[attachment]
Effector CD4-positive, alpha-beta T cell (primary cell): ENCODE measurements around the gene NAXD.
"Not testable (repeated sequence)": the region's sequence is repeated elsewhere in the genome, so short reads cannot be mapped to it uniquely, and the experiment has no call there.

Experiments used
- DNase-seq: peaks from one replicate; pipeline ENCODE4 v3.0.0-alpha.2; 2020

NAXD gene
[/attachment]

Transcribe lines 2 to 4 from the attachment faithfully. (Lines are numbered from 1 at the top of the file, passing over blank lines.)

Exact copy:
"Not testable (repeated sequence)": the region's sequence is repeated elsewhere in the genome, so short reads cannot be mapped to it uniquely, and the experiment has no call there.

Experiments used
- DNase-seq: peaks from one replicate; pipeline ENCODE4 v3.0.0-alpha.2; 2020